From Congaree we head to the beautifully kept 1,000 acre Poinsett State Park for camping, where the lake is presently full of enormous tadpoles. Our secluded corner with immaculate bathrooms and hot showers nearby, quickly becomes one of our favourites.
Dreher Island State Park in the Midlands area provides our next night’s camping. Covering 348 acres and spanning 3 islands, it also provides 12 miles of Lake Murray shoreline and is therefore a big attraction for boating enthusiasts and fishermen.
Stopping at Chapin the next day, we are putting away our shopping when a vehicle pulls up alongside having recognised our English number plates. “You’re a long way from home,” a voice exclaims with a very strong English accent, and we meet Pete and Jean with their little dog Dodger. A kind invite for coffee and we follow them to their lovely home with a garden that sweeps down to the edge of Lake Murray. Sitting on their balcony in the sun sharing stories, we are also treated to an unexpected lunch. Once again, our Land Rover has brought us in touch with an unexpected meeting and another kind gesture from strangers. A big thank you for such an interesting and relaxing afternoon.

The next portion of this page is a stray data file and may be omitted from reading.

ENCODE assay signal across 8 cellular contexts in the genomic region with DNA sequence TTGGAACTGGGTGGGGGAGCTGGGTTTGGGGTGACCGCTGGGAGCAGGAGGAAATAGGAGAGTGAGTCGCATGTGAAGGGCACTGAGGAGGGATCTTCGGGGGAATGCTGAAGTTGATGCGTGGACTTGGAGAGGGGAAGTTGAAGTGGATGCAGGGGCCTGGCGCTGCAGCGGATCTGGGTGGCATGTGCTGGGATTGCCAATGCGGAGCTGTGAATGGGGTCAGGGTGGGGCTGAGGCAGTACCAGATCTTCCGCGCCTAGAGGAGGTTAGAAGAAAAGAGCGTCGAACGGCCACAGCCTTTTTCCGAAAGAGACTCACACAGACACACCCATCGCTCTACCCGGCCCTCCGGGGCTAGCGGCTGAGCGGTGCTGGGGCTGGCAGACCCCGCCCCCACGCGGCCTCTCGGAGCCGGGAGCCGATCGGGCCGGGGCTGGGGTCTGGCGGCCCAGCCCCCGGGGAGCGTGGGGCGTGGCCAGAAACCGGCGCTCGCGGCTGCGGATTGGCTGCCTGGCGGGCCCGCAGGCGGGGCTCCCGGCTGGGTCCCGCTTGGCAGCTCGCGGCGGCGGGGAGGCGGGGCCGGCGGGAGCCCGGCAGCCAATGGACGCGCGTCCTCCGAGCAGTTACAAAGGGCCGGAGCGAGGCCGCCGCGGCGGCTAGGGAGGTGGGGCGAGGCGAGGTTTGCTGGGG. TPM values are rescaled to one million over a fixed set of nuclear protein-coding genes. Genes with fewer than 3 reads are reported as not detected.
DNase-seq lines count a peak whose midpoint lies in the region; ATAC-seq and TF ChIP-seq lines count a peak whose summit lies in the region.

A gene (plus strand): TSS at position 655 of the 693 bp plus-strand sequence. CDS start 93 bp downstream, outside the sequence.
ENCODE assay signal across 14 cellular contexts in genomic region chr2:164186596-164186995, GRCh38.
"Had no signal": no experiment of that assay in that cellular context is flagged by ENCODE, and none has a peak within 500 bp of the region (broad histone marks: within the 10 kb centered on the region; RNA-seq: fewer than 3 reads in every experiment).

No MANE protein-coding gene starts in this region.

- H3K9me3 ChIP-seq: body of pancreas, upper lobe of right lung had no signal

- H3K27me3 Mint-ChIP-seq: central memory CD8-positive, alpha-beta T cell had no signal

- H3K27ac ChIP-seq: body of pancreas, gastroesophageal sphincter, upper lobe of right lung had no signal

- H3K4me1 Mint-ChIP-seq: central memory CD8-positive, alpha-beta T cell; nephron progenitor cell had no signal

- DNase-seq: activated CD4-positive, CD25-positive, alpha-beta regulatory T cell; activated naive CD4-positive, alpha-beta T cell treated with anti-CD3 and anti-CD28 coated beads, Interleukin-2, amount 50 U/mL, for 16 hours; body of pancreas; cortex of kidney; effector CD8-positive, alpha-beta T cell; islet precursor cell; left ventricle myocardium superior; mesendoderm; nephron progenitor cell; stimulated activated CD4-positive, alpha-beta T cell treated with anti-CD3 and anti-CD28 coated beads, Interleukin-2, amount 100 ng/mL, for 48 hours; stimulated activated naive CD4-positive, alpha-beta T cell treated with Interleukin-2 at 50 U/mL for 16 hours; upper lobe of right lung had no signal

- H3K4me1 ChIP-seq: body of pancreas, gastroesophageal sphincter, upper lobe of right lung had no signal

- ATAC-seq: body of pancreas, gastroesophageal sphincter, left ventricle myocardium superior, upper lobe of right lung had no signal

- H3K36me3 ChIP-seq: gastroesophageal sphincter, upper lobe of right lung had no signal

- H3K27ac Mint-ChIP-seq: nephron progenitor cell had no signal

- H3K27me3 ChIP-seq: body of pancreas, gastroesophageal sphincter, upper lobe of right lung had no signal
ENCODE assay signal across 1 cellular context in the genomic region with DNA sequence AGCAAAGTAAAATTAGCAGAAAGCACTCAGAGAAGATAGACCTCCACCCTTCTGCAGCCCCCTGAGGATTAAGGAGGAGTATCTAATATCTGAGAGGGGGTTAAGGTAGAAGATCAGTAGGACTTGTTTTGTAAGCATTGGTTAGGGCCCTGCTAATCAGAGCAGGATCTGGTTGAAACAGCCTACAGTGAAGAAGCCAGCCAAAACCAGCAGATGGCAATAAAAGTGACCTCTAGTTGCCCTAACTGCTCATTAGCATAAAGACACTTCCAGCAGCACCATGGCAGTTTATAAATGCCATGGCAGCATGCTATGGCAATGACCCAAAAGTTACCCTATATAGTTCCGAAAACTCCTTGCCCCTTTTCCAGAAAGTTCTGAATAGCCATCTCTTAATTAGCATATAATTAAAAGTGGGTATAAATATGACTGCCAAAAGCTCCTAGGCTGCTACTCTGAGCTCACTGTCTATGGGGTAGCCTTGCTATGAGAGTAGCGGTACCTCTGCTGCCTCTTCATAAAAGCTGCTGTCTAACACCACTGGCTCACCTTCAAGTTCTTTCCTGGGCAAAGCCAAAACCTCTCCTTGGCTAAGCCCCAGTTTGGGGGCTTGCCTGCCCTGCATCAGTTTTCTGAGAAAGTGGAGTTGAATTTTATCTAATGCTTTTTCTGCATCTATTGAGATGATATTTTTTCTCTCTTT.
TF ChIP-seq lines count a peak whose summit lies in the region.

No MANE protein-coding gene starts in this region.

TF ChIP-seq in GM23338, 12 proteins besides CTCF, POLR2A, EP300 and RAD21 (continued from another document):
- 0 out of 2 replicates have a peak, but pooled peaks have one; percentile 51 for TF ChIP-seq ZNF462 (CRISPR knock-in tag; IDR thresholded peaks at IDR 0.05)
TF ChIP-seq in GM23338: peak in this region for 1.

Today we depart for White Oaks Campground in Table Rock State Park, set amongst densely forested hills and close to the border with North Carolina. Our camping neighbours are John and wife Chris with their 1969 GMC pickup that’s been converted into a hard top camper. Canoe and windsurfer are on the roof and bicycles on the back, it looks a great vehicle, full of character and gets John away into the wilds. Whilst he disappears, Chris organises her own disappearing act with her 2 horses, truck and trailer, trail riding through southern Utah for maybe a week or more. Great lives both of them and whilst the men talk vehicles and mechanics, I enjoy talking horses with Chris!